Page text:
After announcing the apparently UK-based company Immigram had won the prestigious Slush 100 pitching competition in Helsinki, the organisers revoked the win as the extent of the company’s Russian operations came to light.
Slush announced today that it would revoke Immigram’s Slush 100 award win after receiving major backlash.
In a blow to the prestigious new award, the European start-up event has asked the five participating funds to pull their investment into the winning start-up.
This year, the contest awarded €1m to Immigram, with the SAFE investment coming from Accel, General Catalyst, Lightspeed, NEA and Northzone.
Immigram, an immigration platform for IT specialists and tech entrepreneurs, beat Sociability and Zeely to the prize. The award was accepted on Friday (18 November) by Immigram’s co-founder Anastasia Mirolyubova, a Russian national who moved to the UK six years ago.
“In light of new information on the extent of the Slush 100 pitching competition winner’s operations in Russia, Slush has decided to revoke their win,” the organisers said in a statement today.
“Slush is sorry for this oversight. We should have reviewed all participants’ operations more closely before letting them enter the competition.”
In the competition, Immigram had been pitched very much as a UK-based company, set up by two Russian immigrants. It would now appear that the company in fact has operations in Russia itself.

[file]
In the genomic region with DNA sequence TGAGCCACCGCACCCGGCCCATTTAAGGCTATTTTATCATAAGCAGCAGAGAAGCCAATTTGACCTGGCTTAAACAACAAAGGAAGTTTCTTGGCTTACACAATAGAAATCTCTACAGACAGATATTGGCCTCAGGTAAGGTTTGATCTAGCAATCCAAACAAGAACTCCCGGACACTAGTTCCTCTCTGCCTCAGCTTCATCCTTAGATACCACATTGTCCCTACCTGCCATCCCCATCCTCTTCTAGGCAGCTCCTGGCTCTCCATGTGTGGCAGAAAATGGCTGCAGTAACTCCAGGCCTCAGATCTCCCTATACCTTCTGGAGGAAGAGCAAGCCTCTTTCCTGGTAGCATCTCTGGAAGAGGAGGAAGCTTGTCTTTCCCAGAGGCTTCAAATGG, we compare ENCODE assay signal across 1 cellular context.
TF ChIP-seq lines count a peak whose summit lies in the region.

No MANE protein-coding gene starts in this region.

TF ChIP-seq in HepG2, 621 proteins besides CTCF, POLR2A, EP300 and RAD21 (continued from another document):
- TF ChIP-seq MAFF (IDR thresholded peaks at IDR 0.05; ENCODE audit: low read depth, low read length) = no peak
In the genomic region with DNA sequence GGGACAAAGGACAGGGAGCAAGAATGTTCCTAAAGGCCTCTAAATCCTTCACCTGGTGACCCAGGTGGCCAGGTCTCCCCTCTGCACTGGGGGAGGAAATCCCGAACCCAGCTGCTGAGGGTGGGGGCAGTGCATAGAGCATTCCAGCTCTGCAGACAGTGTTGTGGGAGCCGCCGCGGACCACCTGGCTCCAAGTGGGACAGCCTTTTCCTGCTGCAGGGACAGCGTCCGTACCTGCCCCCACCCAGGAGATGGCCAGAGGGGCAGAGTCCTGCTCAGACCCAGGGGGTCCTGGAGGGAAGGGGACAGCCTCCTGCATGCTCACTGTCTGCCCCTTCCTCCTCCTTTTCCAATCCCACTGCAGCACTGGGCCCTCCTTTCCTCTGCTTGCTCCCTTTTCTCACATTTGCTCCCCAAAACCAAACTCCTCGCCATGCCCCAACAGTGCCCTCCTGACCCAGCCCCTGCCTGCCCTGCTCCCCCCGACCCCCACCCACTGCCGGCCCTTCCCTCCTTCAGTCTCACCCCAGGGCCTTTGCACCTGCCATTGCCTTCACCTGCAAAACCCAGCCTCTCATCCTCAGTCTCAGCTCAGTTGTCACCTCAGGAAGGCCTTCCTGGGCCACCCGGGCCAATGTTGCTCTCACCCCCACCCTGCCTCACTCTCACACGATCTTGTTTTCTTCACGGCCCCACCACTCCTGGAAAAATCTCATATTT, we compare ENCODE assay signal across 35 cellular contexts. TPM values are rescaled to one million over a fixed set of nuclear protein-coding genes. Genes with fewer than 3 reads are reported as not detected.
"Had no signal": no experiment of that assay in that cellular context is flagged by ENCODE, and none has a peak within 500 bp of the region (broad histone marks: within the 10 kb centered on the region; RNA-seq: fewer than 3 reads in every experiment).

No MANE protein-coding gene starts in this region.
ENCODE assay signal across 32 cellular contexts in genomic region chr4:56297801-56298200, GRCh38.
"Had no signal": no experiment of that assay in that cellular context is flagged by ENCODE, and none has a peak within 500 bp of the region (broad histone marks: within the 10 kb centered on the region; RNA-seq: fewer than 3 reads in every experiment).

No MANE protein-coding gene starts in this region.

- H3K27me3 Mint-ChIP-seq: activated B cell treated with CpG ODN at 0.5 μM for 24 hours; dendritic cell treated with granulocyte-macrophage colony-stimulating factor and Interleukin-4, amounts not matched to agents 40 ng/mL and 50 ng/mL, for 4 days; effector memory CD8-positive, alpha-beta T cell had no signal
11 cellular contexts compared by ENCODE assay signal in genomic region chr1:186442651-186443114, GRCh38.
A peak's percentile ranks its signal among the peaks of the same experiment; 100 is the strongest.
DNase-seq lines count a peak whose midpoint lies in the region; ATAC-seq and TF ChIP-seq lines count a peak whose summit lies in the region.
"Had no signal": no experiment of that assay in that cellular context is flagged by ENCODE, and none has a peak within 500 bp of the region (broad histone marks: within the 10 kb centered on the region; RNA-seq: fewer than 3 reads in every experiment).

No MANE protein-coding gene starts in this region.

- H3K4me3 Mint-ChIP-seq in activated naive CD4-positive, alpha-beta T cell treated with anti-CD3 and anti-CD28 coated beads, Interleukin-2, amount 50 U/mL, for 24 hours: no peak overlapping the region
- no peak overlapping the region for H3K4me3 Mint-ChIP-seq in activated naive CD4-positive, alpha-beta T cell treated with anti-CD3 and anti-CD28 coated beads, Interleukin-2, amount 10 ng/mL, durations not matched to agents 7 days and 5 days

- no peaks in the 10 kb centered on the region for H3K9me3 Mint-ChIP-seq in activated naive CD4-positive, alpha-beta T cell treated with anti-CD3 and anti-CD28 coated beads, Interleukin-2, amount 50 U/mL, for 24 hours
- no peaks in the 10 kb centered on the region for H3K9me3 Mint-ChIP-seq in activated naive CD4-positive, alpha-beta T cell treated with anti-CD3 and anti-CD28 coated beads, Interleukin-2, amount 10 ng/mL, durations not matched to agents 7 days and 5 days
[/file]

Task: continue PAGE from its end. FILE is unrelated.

The outrage from the European start-up community began in earnest after Ain.capital, a tech news site focused on central and eastern Europe, reported that Immigram is actively hiring for roles in Russia.
In a Twitter post on Friday night, after many complaints, the Slush organisers said: “Slush stands with Ukraine and condemns the Russian invasion of Ukraine. We do not partner with Russian companies or funds, or accept start-up or investor applications from companies based in Russia. The Slush 100 jury will thoroughly review the background of the winner.”
After further review over the weekend, the organisers today asked the participating funds to pull any investment, and revoked the award publicly.
Mirolyubova, who said she left Russia in 2016 “partially for political reasons”, claimed on LinkedIn that she has been receiving death threats “for rightfully winning a start-up competition with a wrong colour of the passport”.
10 things you need to know direct to your inbox every weekday. Sign up for the Daily Brief, Silicon Republic’s digest of essential sci-tech news.